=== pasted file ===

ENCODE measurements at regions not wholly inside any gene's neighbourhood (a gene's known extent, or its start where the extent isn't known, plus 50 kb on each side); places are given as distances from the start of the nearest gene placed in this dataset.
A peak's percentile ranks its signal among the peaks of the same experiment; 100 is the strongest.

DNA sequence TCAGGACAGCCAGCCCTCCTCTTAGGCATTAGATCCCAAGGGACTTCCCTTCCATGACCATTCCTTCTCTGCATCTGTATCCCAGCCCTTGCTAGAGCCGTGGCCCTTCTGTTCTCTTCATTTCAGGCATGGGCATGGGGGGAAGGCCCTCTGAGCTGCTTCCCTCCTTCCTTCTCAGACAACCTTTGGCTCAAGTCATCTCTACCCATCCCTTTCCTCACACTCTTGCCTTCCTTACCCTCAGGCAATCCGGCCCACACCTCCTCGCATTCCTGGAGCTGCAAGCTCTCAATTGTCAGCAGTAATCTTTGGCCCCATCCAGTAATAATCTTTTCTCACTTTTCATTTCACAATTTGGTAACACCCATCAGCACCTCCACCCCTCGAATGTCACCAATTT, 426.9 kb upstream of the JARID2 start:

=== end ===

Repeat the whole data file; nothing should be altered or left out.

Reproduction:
ENCODE measurements at regions not wholly inside any gene's neighbourhood (a gene's known extent, or its start where the extent isn't known, plus 50 kb on each side); places are given as distances from the start of the nearest gene placed in this dataset.
A peak's percentile ranks its signal among the peaks of the same experiment; 100 is the strongest.

DNA sequence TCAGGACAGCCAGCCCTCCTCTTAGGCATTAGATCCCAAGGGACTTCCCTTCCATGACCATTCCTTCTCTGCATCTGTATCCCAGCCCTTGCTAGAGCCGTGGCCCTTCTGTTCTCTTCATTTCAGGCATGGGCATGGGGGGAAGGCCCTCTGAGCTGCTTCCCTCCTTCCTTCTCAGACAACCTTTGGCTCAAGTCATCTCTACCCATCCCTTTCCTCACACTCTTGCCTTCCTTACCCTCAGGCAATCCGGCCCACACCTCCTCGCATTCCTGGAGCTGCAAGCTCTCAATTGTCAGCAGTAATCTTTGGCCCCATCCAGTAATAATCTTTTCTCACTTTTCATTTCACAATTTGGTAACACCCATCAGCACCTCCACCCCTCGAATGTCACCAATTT, 426.9 kb upstream of the JARID2 start: